To impute genotypes into 6394 Estonian individuals who had been genotyped on Illumina HumanCoreExome microarrays, we used the IMPUTE2 software43, 44 together with three separate IRPs and two combinations of IRPs (Table 2). The first IRP consisted of the 2244 whole-genome sequenced EGCUT individuals; these individuals were selected to be geographically distributed across Estonia and did not overlap with the set of genotyped individuals. The other two were 1000G IRP and the HRC IRP from large diverse populations. The IMPUTE2 software also allows to improve imputation accuracy by using two reference panels simultaneously by pooling haplotype information across both IRPs.40 We used both combinations of the EGCUT and 1000G panels with that option: EGCUT+1000G and 1000G+EGCUT. In such combinations, IMPUTE2 imputes only genotypes for variants that are present in the first (main) IRP while also considering haplotype information from the second IRP to improve the imputation accuracy through larger set of reference haplotypes. Thus, EGCUT+1000G should be viewed as an improvement of the EGCUT reference panel (genotypes observed in the EGCUT panel imputed while considering haplotypes inferred from the EGCUT and 1000G panels) and 1000G+EGCUT should be considered as an improvement of the 1000G panel (genotypes observed in the 1000G panel imputed while considering haplotypes inferred from both panels).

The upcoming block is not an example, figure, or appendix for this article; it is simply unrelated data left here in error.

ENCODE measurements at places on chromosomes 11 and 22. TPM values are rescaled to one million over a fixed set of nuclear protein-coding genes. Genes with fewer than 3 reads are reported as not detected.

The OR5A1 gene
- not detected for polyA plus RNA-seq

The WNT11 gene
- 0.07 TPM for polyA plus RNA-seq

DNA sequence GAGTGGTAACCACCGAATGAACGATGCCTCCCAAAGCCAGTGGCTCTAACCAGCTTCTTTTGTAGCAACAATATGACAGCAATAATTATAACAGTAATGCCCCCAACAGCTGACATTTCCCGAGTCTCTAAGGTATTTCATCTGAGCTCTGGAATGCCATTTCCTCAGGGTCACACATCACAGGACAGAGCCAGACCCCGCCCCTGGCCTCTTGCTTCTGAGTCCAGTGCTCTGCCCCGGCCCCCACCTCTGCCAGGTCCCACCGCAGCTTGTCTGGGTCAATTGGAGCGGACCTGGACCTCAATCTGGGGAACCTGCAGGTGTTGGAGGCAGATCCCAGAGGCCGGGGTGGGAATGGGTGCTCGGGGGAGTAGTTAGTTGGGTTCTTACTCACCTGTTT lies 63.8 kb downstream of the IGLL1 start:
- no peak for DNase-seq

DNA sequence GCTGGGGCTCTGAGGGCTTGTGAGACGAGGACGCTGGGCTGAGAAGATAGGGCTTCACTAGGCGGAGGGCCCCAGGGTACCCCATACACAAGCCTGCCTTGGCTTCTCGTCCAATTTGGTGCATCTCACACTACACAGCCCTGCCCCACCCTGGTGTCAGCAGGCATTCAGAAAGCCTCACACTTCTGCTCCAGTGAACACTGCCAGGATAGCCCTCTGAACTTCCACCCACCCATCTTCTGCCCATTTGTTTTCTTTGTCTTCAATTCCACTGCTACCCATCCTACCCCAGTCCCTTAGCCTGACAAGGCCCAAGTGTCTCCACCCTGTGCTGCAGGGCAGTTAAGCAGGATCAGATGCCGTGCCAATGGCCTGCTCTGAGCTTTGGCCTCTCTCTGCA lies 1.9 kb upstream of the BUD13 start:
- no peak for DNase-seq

Table 2: Description of compared IRPs

Number of imputed variants

For each IRP, we studied the number of imputed single-nucleotide variants (SNVs) as a function of the imputation confidence estimate—INFO-value—assigned by the IMPUTE2 programme. The INFO-value reflects the information in imputed genotypes relative to the information if only the allele frequency were known.43, 44 We counted the total number of imputed SNVs, the number of ‘well-imputed’ SNVs (INFO>0.4)18 and the number of ‘confidently imputed’ SNVs (INFO>0.8). We also counted the number of imputed SNVs found only with each IRP (Figure 1a).

Figure 1
Figure 1